The Oregon Department of Transportation’s Gregg Dal Ponte likely has not directly violated Oregon’s ethics laws. That said, his decision to take a private job on the side certainly doesn’t look good, and that’s a problem for an agency that needs all the public support it can muster in the months ahead.

Dal Ponte is the man in charge of ODOT’s Motor Carrier Transportation Division, which regulates the trucking industry within the state. He’s due to retire, but he’ll spend the next year at the same job he has today, according to the Portland Tribune. He’ll become a part-time state employee so he can receive his Public Employees Retirement System benefits.

Meanwhile, Dal Ponte has accepted a seat on the board of directors of a company called ERoad. The New Zealand-based business sells a satellite tracking system that makes it easier for Oregon truckers to comply with the state’s weight-mile tax law. Dal Ponte will receive $35,000 annually for his service.

Holding the two positions simultaneously is apparently perfectly legal. ERoad does not do business directly with the state, but rather with truckers regulated and taxed by the state. Oregon law does not bar the kind of work Del Ponte will do, but it does set restrictions on it. He cannot, for example, conduct ERoad business on state time.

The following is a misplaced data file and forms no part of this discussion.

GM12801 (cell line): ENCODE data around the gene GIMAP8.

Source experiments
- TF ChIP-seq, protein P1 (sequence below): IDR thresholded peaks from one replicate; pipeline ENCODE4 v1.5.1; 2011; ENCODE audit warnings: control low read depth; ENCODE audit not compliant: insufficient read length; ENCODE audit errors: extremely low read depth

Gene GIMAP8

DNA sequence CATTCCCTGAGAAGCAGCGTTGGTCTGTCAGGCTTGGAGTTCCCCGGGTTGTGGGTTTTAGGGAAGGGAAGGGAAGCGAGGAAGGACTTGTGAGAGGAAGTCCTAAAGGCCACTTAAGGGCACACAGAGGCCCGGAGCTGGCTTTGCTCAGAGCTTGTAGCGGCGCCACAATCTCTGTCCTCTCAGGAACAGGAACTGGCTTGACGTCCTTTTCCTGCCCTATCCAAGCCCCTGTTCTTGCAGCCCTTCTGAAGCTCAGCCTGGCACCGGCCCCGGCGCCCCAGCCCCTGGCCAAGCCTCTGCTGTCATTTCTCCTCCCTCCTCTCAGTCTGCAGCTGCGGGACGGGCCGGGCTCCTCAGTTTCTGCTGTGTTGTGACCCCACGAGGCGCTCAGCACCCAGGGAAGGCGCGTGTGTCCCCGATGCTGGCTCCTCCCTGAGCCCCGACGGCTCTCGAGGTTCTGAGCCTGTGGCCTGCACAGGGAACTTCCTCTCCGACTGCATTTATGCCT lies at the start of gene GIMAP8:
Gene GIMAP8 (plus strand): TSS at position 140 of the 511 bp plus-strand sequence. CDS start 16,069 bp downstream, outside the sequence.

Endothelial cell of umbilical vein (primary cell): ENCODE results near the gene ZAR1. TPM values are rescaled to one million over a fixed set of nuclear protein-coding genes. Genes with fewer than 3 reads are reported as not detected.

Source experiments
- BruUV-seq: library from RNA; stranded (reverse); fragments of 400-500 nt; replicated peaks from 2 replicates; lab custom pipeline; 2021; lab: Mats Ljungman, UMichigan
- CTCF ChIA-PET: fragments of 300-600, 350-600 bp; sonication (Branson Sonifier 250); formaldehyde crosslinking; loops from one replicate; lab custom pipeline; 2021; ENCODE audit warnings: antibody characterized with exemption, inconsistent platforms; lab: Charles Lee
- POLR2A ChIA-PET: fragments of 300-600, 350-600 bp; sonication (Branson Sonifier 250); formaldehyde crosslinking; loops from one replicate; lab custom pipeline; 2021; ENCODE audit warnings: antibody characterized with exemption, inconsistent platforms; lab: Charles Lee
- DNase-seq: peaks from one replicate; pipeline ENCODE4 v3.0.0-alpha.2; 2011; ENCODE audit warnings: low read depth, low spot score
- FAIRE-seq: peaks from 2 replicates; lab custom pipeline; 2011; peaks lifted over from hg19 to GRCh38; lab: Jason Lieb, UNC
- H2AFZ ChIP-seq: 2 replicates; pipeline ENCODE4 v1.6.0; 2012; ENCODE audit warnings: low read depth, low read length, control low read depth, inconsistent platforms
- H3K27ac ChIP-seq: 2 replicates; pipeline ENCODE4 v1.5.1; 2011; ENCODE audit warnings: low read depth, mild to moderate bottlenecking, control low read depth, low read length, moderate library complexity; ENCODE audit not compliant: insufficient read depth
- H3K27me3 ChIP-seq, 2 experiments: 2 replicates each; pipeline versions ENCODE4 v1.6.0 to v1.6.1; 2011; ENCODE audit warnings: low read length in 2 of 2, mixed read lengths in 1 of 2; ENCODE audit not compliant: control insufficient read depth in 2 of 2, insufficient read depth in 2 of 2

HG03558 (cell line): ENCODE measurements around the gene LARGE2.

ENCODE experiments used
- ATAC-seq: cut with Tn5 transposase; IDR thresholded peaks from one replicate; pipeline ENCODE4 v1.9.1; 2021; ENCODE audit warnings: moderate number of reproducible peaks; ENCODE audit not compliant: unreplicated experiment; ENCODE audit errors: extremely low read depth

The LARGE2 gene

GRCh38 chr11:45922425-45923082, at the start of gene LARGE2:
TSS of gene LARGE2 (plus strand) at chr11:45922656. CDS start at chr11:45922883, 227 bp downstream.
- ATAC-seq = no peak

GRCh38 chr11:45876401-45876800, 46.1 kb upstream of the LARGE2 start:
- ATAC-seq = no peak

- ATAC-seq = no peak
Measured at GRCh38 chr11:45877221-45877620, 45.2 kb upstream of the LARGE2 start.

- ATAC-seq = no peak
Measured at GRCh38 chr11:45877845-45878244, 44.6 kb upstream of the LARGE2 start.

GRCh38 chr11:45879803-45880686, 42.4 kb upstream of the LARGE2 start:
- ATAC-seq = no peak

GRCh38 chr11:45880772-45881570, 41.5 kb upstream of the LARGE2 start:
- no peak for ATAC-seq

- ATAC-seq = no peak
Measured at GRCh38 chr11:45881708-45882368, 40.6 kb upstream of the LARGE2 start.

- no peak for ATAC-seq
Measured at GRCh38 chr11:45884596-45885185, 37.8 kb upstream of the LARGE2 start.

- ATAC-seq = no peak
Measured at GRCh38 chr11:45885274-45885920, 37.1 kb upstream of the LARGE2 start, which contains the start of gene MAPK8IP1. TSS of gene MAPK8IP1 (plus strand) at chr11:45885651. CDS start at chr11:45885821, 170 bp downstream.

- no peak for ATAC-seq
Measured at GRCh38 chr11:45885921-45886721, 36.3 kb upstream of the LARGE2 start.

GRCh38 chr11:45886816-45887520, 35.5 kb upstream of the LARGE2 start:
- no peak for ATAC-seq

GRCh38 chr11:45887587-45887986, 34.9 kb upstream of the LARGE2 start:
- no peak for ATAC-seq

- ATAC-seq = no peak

That’s not good enough, unfortunately. Del Ponte no doubt is a valuable state employee and equally valuable member of the ERoad board. But ERoad sells to companies regulated by Del Ponte, and some may believe his position on the private board gives ERoad an “in” where state regulations are concerned. They might buy ERoad products as a result of that belief.

Worse, ODOT needs money badly, and to get it, it must persuade Oregon lawmakers that it is careful and spends wisely the billions it already receives in state gas tax, vehicle registration and other revenues. That’s likely to be an uphill battle.

Ethics questions do not make that job easier. Dal Ponte’s ERoad job complicates the matter. If he believes he can still be of service to Oregon, he should give up the ERoad position, at least for now. Perceptions do count where ethical questions are concerned.

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